The Fifth Elephant 2014

A conference on big data and analytics

Storing relationships in large data-sets using Graphs

Submitted by Inder Singh (@indersingh) on Sunday, 11 May 2014

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Technical level

Advanced

Section

Crisp talk

Status

Confirmed & Scheduled

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Total votes:  +9

Objective

Problem Statement - Fast Programmatic/self-serve analytics on linked data in an ad system by indexing it across all cuts, especially for traversals like -

  • Find all users who came from 'iphone' and 'SFO' with 10k or more clicks within the last two days.
  • Find all users who played 'Subway sufers' from U.S. more than 10 times in the last week.

As it's evident from the above examples these class of queries are different from a typical pointed query like - "find my friends who have been to golden gate birdge in the last year and have liked hiking articles". This class of query start with a point lookup and then a BFS traversal with appropiate filtering criteria which are addressed by db's like neo4j, titan in a generic fashion.

Scope of the talk -

  • highlight the internals of what it takes to solve for non-pointed queries in a generic fashion.
  • extend it to support the tinker pop api specification from neo4j, titan so that users can easily flip from one backend to another.

Description

This work was motivated to store large amounts of linkeddata in an ad system and make it available for programmatic/analytics consumption.

This talk outlines our journey which started from researching existing graphdb's/processing frameworks, why they didn't work for us at our scale and then moving on to build something.
We will go in depth to explain the data-structures used and how we supported the tinker-pop graph API specification( used by all graph databases). We will also touch upon how our ad-system unique data model allowed us to come up with a fairly simplistic technique to shard the entire thing and query over it.

Takeaways from this talk -

  • what are graphdb's, when should you choose one.
  • different use-cases require different stores.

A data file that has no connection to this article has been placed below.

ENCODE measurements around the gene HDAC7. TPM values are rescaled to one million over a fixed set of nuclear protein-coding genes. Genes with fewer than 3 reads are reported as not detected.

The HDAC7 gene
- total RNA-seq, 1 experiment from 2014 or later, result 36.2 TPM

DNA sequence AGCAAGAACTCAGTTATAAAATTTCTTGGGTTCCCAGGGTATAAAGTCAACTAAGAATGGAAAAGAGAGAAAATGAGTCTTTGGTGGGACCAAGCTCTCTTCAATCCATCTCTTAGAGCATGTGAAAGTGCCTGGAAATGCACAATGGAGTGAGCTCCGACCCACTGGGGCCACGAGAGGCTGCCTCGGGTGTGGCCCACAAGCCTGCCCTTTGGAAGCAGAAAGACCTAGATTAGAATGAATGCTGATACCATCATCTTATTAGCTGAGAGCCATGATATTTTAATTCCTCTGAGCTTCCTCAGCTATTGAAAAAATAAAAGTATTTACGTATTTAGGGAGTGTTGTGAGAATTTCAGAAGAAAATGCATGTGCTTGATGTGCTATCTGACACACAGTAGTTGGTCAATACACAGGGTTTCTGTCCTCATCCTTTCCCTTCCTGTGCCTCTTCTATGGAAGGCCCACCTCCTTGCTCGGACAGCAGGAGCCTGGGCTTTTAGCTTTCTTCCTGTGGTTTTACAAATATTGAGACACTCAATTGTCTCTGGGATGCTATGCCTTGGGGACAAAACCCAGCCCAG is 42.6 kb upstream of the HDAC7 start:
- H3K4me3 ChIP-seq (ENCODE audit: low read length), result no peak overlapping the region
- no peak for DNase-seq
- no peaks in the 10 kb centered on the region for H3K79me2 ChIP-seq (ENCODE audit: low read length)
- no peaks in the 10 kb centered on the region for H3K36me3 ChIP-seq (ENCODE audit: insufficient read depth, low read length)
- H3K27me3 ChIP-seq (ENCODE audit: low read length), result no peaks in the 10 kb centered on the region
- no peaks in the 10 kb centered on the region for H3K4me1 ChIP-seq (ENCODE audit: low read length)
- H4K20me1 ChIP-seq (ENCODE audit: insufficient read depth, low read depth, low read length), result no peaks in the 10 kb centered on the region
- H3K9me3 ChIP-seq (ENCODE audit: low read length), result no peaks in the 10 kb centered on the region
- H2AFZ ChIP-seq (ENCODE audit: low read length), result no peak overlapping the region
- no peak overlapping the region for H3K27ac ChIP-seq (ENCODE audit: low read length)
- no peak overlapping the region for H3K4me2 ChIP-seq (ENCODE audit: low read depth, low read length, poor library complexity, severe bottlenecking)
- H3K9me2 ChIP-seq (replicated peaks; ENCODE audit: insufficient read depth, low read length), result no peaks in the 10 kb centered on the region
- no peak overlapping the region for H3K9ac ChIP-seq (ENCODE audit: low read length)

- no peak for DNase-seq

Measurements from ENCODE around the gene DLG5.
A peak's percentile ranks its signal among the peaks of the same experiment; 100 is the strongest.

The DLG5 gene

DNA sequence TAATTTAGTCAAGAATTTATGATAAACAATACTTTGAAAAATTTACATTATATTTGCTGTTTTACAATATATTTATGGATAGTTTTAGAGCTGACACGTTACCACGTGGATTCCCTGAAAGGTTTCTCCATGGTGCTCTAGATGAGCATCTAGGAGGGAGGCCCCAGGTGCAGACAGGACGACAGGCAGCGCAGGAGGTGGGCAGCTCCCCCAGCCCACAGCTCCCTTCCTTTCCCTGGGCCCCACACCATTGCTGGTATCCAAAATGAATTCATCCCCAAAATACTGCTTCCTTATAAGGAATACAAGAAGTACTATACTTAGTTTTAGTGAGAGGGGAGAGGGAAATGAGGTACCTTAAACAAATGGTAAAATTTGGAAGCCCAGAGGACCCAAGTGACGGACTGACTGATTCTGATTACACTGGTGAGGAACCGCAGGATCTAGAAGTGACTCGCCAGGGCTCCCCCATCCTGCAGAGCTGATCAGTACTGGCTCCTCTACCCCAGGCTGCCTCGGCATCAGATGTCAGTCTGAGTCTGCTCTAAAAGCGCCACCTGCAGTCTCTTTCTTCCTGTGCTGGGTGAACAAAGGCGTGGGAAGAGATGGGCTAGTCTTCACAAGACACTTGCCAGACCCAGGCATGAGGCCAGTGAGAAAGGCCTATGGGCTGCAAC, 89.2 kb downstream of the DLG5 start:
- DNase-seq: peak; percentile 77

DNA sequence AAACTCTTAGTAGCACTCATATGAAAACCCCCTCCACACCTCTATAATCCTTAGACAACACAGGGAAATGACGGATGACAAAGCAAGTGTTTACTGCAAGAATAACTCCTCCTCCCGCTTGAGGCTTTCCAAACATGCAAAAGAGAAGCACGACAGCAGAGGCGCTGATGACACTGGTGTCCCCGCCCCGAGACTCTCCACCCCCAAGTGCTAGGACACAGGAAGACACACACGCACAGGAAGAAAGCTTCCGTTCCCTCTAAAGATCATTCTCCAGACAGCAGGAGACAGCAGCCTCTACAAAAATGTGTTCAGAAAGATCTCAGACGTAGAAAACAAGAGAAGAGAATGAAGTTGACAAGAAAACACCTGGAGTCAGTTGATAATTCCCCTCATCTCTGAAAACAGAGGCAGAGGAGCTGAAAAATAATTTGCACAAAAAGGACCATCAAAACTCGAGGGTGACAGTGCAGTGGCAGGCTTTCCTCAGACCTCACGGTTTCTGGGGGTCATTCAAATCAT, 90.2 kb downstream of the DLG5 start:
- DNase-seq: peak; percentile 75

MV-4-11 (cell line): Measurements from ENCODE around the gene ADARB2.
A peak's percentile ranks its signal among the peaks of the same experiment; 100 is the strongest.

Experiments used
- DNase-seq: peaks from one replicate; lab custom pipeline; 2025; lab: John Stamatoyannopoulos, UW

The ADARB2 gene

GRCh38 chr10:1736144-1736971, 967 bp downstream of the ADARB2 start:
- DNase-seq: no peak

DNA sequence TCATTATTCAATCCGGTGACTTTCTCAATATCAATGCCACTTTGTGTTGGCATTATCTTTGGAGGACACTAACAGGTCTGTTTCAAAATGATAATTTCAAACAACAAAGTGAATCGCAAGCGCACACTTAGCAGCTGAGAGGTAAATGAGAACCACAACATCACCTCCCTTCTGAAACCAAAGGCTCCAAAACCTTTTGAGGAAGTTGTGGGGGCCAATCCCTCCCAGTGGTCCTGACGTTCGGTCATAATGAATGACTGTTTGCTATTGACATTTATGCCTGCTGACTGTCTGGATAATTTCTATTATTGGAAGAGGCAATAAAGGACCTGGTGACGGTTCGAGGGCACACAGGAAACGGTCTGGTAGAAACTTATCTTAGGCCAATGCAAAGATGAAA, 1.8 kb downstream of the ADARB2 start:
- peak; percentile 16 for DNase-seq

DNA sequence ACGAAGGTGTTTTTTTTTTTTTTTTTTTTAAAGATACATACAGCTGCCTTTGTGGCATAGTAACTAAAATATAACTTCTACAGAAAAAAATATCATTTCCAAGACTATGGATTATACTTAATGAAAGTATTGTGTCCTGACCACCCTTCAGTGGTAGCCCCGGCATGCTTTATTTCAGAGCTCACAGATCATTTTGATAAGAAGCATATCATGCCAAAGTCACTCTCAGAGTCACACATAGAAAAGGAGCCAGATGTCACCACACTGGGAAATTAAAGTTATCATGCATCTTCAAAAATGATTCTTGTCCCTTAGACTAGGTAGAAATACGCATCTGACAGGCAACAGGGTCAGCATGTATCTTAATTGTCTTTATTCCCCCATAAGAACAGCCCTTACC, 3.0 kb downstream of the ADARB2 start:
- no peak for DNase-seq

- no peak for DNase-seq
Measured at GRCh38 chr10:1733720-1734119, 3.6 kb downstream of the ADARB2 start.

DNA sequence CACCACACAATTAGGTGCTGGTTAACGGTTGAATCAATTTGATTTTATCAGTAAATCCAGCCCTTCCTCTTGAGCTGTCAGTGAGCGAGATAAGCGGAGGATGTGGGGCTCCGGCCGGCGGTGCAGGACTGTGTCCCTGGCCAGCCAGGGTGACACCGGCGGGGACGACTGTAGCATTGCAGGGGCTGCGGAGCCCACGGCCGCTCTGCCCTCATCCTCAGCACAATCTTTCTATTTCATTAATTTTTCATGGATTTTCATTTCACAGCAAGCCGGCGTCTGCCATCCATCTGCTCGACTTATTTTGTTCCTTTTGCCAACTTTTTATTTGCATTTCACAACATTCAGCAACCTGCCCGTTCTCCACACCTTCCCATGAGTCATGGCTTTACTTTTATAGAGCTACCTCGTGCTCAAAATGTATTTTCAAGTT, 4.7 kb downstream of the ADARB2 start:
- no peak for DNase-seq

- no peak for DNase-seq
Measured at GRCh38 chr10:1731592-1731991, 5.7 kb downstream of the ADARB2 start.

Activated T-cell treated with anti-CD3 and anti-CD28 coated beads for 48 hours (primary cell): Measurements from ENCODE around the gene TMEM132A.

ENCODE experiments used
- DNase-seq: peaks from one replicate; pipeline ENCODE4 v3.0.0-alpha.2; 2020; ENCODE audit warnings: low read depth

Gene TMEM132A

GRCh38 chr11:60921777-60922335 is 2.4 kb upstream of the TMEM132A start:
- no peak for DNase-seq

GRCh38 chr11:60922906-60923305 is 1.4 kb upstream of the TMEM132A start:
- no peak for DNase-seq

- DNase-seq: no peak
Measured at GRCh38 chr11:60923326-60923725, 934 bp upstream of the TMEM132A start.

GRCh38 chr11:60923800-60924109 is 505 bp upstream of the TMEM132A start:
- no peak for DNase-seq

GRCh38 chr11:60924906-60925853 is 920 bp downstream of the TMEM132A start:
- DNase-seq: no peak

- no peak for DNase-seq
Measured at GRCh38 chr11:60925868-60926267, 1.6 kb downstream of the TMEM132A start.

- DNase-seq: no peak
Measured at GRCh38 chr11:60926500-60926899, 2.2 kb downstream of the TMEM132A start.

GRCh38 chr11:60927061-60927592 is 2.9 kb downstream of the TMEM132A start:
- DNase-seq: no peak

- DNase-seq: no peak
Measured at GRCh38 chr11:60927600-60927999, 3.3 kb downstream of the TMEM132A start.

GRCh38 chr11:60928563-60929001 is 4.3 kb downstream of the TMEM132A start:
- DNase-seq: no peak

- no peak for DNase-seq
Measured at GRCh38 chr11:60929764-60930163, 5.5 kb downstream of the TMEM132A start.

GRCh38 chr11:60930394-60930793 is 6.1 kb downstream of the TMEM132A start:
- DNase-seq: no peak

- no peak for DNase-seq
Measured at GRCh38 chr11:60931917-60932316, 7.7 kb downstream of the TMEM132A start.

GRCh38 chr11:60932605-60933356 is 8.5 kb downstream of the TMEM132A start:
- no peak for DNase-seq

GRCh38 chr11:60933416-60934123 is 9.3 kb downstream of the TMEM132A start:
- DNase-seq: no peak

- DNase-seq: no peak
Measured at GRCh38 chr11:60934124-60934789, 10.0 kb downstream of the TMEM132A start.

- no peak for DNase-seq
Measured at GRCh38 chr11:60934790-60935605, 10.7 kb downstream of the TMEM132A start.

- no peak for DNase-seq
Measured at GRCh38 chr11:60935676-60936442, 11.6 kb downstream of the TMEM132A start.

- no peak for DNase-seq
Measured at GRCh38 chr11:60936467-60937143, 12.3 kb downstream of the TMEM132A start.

• what it takes to build a graph store for allo-centric(alike OLAP) graph traversals.

Requirements

  • inclination towards linked-data, everything else will be covered.

Speaker bio

Inder Singh - have been working on solving data related problems at Inmobi(World's largest independent ad-network) for the past ~3 years.

Links

Slides

http://www.slideshare.net/InderSingh10/graph-store

Comments

  • 1
    Vinayak Hegde (@vin) 4 years ago

    Can you add slides to this talk ? Also more detail about what you used to build the final solution would be useful. Please describe the exact problem you were trying to solve using Graph.

  • 1
    Inder Singh (@indersingh) Proposer 4 years ago (edited 4 years ago)

    Vinayak, thanks for your feedback. Will add the slides in a day/two.

    Problem Statement - Fast Programmatic/self-serve analytics on linked data in an ad system by indexing it across all cuts, especially for traversals like -

    • Find all users who came from 'iphone' and 'SFO' with 10k or more clicks within the last two days.
    • Find all users who played 'Subway sufers' from U.S. more than 10 times in the last week.

    As it's evident from the above examples these class of queries are different from a typical pointed query like - "find my friends who have been to golden gate birdge in the last year and have liked hiking articles". This class of query start with a point lookup and then a BFS traversal with appropiate filtering criteria which are addressed by db's like neo4j, titan in a generic fashion.

    Scope of the talk -

    • highlight the internals of what it takes to solve for non-pointed queries in a generic fashion.
    • extend it to support the tinker pop api specification from neo4j, titan so that users can easily flip from one backend to another.
  • 1
    Inder Singh (@indersingh) Proposer 4 years ago

    Vinayak,

    Have uploaded the outline slides as per your suggestion. These would be made crisp and adjusted as per the audience and duration of the talk.

    Thanks,
    - inder

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